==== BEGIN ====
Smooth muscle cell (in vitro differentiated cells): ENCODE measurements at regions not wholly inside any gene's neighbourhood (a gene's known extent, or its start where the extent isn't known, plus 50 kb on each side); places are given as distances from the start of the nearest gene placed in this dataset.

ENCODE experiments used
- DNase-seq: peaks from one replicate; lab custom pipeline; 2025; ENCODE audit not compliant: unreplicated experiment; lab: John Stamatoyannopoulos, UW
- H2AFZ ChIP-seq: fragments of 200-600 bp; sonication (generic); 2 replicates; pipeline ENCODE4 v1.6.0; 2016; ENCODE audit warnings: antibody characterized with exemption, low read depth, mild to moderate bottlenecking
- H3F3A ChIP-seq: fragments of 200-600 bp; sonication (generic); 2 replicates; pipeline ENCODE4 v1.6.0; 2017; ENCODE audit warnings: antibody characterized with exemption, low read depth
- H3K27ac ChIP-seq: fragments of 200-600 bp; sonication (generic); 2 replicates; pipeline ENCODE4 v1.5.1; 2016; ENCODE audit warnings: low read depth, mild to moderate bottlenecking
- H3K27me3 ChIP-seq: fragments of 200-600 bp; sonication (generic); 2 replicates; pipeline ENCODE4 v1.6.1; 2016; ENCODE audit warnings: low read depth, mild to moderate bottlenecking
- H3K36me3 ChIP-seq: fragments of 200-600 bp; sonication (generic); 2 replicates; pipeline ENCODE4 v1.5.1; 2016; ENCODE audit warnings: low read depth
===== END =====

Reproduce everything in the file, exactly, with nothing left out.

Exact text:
Smooth muscle cell (in vitro differentiated cells): ENCODE measurements at regions not wholly inside any gene's neighbourhood (a gene's known extent, or its start where the extent isn't known, plus 50 kb on each side); places are given as distances from the start of the nearest gene placed in this dataset.

ENCODE experiments used
- DNase-seq: peaks from one replicate; lab custom pipeline; 2025; ENCODE audit not compliant: unreplicated experiment; lab: John Stamatoyannopoulos, UW
- H2AFZ ChIP-seq: fragments of 200-600 bp; sonication (generic); 2 replicates; pipeline ENCODE4 v1.6.0; 2016; ENCODE audit warnings: antibody characterized with exemption, low read depth, mild to moderate bottlenecking
- H3F3A ChIP-seq: fragments of 200-600 bp; sonication (generic); 2 replicates; pipeline ENCODE4 v1.6.0; 2017; ENCODE audit warnings: antibody characterized with exemption, low read depth
- H3K27ac ChIP-seq: fragments of 200-600 bp; sonication (generic); 2 replicates; pipeline ENCODE4 v1.5.1; 2016; ENCODE audit warnings: low read depth, mild to moderate bottlenecking
- H3K27me3 ChIP-seq: fragments of 200-600 bp; sonication (generic); 2 replicates; pipeline ENCODE4 v1.6.1; 2016; ENCODE audit warnings: low read depth, mild to moderate bottlenecking
- H3K36me3 ChIP-seq: fragments of 200-600 bp; sonication (generic); 2 replicates; pipeline ENCODE4 v1.5.1; 2016; ENCODE audit warnings: low read depth